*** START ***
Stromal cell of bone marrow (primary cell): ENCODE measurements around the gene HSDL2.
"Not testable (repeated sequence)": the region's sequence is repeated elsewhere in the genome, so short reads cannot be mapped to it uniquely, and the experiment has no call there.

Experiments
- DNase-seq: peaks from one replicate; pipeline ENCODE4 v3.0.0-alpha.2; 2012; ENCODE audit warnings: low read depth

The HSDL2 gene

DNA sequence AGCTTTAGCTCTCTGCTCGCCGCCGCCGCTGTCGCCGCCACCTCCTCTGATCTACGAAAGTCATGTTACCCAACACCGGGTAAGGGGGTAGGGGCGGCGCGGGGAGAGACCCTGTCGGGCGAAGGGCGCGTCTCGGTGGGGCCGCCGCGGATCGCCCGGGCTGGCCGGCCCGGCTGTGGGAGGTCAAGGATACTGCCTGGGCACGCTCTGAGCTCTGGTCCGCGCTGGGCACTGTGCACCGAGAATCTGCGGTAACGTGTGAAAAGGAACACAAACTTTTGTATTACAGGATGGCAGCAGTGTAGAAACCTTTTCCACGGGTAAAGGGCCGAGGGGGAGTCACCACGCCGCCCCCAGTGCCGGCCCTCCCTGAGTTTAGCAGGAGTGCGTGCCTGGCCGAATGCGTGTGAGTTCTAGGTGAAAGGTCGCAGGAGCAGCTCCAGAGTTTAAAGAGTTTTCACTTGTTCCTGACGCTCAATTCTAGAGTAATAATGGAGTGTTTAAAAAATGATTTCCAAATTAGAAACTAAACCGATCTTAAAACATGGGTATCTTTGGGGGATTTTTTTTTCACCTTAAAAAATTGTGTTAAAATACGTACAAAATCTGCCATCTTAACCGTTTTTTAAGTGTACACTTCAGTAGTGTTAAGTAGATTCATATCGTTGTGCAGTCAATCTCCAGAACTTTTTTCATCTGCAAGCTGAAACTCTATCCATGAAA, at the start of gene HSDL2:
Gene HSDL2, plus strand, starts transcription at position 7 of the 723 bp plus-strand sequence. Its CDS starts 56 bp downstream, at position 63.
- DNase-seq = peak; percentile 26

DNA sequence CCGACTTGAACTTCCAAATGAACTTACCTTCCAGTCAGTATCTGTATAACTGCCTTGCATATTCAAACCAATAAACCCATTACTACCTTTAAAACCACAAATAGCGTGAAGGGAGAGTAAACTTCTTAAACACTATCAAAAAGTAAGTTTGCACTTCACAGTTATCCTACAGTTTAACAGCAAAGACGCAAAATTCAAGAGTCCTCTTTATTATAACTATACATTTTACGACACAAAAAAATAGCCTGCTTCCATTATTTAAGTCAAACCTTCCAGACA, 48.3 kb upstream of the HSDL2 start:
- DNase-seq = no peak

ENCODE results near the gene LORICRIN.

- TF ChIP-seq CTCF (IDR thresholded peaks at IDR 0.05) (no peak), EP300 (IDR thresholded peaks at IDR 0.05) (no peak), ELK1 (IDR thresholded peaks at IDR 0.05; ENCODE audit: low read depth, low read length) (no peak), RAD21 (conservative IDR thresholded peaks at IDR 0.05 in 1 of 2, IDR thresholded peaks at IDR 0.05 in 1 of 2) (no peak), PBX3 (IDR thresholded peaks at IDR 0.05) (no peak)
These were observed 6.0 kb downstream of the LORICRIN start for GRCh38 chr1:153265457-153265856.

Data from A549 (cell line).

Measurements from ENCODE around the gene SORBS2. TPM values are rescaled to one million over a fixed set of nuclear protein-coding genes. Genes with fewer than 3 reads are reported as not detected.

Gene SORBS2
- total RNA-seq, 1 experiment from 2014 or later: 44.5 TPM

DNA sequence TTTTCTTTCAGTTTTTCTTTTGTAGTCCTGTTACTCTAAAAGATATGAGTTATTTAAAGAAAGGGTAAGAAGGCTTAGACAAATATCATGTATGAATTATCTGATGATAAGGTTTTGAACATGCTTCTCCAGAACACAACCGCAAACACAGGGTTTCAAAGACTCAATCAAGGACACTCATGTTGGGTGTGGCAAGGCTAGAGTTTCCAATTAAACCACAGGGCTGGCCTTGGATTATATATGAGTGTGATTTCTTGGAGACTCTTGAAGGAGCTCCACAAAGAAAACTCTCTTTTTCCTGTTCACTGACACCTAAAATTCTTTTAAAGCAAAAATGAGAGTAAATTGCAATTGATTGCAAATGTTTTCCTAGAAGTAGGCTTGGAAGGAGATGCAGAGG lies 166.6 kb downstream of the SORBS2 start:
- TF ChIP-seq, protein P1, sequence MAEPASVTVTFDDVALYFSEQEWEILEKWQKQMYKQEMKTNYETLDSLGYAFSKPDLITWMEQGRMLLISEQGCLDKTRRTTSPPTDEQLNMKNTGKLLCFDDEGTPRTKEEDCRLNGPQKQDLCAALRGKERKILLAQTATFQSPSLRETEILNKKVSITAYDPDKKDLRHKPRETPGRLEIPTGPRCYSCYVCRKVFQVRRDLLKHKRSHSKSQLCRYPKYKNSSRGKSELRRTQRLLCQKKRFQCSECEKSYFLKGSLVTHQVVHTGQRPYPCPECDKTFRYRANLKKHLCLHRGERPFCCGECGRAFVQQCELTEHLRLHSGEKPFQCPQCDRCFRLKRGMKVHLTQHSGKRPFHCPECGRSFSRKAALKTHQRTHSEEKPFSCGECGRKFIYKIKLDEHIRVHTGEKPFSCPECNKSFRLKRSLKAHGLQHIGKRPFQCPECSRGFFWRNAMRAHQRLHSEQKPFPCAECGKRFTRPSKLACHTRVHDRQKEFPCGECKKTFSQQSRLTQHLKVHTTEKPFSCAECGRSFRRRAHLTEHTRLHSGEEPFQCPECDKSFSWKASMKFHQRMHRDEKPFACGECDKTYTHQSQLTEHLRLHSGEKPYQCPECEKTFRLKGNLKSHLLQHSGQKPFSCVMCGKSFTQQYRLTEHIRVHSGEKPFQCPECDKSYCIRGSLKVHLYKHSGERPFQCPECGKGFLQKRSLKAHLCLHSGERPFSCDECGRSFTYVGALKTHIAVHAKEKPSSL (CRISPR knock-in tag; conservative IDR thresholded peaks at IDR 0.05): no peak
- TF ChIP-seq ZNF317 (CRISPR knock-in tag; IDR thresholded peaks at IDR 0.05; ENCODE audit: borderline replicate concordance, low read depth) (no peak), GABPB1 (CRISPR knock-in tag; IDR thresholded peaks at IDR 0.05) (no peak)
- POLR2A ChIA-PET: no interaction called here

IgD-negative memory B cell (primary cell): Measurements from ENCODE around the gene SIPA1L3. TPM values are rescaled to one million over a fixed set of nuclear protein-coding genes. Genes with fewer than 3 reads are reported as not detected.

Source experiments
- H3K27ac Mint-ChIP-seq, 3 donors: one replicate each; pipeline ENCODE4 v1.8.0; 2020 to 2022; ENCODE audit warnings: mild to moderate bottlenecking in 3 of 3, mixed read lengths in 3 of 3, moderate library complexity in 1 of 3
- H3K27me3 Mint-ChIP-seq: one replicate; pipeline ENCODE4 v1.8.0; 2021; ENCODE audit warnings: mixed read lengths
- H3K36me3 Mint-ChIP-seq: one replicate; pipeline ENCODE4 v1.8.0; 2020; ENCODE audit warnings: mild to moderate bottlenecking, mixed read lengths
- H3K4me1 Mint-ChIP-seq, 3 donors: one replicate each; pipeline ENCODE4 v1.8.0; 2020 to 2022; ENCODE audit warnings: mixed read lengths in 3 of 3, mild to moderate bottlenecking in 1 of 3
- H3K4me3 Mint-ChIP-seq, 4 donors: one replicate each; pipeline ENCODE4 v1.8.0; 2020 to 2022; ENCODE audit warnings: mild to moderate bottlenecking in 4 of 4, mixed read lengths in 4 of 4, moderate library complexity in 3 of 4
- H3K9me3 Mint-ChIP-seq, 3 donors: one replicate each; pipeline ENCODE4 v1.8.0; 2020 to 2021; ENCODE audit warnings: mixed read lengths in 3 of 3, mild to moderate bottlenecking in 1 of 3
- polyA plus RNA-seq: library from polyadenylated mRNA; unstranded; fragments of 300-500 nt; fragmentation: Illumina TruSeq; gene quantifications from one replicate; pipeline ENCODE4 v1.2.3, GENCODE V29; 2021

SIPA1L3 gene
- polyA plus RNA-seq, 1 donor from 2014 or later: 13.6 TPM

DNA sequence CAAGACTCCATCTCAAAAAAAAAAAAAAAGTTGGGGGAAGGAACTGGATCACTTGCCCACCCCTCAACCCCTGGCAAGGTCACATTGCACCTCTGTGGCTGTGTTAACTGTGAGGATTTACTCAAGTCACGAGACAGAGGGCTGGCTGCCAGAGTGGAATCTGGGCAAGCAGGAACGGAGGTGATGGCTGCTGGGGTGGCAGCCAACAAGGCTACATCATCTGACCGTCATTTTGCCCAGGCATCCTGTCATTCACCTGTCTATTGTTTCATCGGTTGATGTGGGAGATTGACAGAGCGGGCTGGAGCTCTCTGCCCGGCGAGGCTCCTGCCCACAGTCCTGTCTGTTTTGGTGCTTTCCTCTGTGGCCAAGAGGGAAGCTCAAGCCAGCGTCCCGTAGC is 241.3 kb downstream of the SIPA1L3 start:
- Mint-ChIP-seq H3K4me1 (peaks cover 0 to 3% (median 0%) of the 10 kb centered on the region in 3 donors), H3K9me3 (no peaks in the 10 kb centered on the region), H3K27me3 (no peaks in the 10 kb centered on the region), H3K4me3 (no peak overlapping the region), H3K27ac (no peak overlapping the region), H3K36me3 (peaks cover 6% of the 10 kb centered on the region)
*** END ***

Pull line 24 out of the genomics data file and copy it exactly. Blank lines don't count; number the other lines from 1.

- H3K27ac Mint-ChIP-seq, 3 donors: one replicate each; pipeline ENCODE4 v1.8.0; 2020 to 2022; ENCODE audit warnings: mild to moderate bottlenecking in 3 of 3, mixed read lengths in 3 of 3, moderate library complexity in 1 of 3